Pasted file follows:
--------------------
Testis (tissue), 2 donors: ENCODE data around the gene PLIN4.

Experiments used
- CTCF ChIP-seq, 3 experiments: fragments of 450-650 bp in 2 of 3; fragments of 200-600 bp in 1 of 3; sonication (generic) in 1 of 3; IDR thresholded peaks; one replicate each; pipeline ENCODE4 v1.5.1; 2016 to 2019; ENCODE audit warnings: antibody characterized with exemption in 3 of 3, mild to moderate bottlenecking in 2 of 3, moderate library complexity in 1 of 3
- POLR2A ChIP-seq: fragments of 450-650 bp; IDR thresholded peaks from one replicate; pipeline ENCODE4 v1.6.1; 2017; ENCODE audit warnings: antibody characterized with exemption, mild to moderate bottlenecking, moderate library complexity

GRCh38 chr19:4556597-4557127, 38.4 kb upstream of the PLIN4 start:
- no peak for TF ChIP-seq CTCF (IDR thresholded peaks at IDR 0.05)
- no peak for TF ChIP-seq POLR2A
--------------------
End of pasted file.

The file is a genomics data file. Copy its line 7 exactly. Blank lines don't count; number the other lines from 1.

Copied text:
- no peak for TF ChIP-seq POLR2A